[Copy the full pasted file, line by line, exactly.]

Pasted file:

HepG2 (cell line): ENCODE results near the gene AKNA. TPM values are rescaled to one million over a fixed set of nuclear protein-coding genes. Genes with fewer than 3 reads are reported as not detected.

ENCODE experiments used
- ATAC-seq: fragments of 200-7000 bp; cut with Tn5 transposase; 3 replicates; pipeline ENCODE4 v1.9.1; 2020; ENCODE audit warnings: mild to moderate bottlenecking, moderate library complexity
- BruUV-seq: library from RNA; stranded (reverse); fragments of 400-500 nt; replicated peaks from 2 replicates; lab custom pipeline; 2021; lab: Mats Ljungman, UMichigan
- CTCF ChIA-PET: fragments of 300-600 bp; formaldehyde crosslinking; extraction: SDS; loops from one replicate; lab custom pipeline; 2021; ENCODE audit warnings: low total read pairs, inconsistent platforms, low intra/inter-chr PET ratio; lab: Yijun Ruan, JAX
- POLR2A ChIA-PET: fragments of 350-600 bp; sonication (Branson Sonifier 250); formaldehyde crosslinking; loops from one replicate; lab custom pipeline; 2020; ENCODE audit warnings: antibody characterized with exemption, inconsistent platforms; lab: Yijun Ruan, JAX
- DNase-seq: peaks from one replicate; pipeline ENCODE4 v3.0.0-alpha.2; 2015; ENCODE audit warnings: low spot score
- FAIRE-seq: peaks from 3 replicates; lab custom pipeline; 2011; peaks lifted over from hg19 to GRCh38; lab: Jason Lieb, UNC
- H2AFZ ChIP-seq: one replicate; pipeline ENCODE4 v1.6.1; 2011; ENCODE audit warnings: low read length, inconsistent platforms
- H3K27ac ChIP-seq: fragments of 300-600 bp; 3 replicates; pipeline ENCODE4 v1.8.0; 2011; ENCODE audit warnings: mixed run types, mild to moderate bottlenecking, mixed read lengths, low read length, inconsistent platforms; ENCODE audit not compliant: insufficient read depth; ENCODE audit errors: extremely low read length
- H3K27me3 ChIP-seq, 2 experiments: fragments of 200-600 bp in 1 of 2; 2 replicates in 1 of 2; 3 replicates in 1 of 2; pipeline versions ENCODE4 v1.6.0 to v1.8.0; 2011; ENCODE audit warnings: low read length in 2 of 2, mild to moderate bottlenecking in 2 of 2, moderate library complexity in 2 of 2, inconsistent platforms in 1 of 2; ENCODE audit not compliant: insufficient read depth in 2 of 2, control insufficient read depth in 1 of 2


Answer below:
HepG2 (cell line): ENCODE results near the gene AKNA. TPM values are rescaled to one million over a fixed set of nuclear protein-coding genes. Genes with fewer than 3 reads are reported as not detected.

ENCODE experiments used
- ATAC-seq: fragments of 200-7000 bp; cut with Tn5 transposase; 3 replicates; pipeline ENCODE4 v1.9.1; 2020; ENCODE audit warnings: mild to moderate bottlenecking, moderate library complexity
- BruUV-seq: library from RNA; stranded (reverse); fragments of 400-500 nt; replicated peaks from 2 replicates; lab custom pipeline; 2021; lab: Mats Ljungman, UMichigan
- CTCF ChIA-PET: fragments of 300-600 bp; formaldehyde crosslinking; extraction: SDS; loops from one replicate; lab custom pipeline; 2021; ENCODE audit warnings: low total read pairs, inconsistent platforms, low intra/inter-chr PET ratio; lab: Yijun Ruan, JAX
- POLR2A ChIA-PET: fragments of 350-600 bp; sonication (Branson Sonifier 250); formaldehyde crosslinking; loops from one replicate; lab custom pipeline; 2020; ENCODE audit warnings: antibody characterized with exemption, inconsistent platforms; lab: Yijun Ruan, JAX
- DNase-seq: peaks from one replicate; pipeline ENCODE4 v3.0.0-alpha.2; 2015; ENCODE audit warnings: low spot score
- FAIRE-seq: peaks from 3 replicates; lab custom pipeline; 2011; peaks lifted over from hg19 to GRCh38; lab: Jason Lieb, UNC
- H2AFZ ChIP-seq: one replicate; pipeline ENCODE4 v1.6.1; 2011; ENCODE audit warnings: low read length, inconsistent platforms
- H3K27ac ChIP-seq: fragments of 300-600 bp; 3 replicates; pipeline ENCODE4 v1.8.0; 2011; ENCODE audit warnings: mixed run types, mild to moderate bottlenecking, mixed read lengths, low read length, inconsistent platforms; ENCODE audit not compliant: insufficient read depth; ENCODE audit errors: extremely low read length
- H3K27me3 ChIP-seq, 2 experiments: fragments of 200-600 bp in 1 of 2; 2 replicates in 1 of 2; 3 replicates in 1 of 2; pipeline versions ENCODE4 v1.6.0 to v1.8.0; 2011; ENCODE audit warnings: low read length in 2 of 2, mild to moderate bottlenecking in 2 of 2, moderate library complexity in 2 of 2, inconsistent platforms in 1 of 2; ENCODE audit not compliant: insufficient read depth in 2 of 2, control insufficient read depth in 1 of 2